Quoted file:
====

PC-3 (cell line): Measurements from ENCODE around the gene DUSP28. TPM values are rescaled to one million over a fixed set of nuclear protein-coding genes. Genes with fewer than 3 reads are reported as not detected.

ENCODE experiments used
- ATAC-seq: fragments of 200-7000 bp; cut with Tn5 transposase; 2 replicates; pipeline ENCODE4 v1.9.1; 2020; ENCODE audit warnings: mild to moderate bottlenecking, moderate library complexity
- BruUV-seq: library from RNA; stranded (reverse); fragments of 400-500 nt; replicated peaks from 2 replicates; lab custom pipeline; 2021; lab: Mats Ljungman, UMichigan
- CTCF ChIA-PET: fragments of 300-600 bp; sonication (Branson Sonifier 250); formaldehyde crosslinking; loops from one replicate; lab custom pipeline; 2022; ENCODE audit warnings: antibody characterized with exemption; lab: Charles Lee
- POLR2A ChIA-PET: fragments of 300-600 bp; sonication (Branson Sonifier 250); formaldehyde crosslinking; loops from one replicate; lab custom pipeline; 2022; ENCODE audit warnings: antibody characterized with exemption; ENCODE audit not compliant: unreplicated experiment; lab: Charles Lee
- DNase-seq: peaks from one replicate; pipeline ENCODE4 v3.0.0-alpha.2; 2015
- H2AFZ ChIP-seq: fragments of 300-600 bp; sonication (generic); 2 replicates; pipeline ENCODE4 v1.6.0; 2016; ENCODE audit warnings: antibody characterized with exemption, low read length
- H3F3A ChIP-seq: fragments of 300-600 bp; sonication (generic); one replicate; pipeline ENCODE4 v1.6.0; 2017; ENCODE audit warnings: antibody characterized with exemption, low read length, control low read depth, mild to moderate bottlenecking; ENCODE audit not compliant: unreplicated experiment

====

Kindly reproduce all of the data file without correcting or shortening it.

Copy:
PC-3 (cell line): Measurements from ENCODE around the gene DUSP28. TPM values are rescaled to one million over a fixed set of nuclear protein-coding genes. Genes with fewer than 3 reads are reported as not detected.

ENCODE experiments used
- ATAC-seq: fragments of 200-7000 bp; cut with Tn5 transposase; 2 replicates; pipeline ENCODE4 v1.9.1; 2020; ENCODE audit warnings: mild to moderate bottlenecking, moderate library complexity
- BruUV-seq: library from RNA; stranded (reverse); fragments of 400-500 nt; replicated peaks from 2 replicates; lab custom pipeline; 2021; lab: Mats Ljungman, UMichigan
- CTCF ChIA-PET: fragments of 300-600 bp; sonication (Branson Sonifier 250); formaldehyde crosslinking; loops from one replicate; lab custom pipeline; 2022; ENCODE audit warnings: antibody characterized with exemption; lab: Charles Lee
- POLR2A ChIA-PET: fragments of 300-600 bp; sonication (Branson Sonifier 250); formaldehyde crosslinking; loops from one replicate; lab custom pipeline; 2022; ENCODE audit warnings: antibody characterized with exemption; ENCODE audit not compliant: unreplicated experiment; lab: Charles Lee
- DNase-seq: peaks from one replicate; pipeline ENCODE4 v3.0.0-alpha.2; 2015
- H2AFZ ChIP-seq: fragments of 300-600 bp; sonication (generic); 2 replicates; pipeline ENCODE4 v1.6.0; 2016; ENCODE audit warnings: antibody characterized with exemption, low read length
- H3F3A ChIP-seq: fragments of 300-600 bp; sonication (generic); one replicate; pipeline ENCODE4 v1.6.0; 2017; ENCODE audit warnings: antibody characterized with exemption, low read length, control low read depth, mild to moderate bottlenecking; ENCODE audit not compliant: unreplicated experiment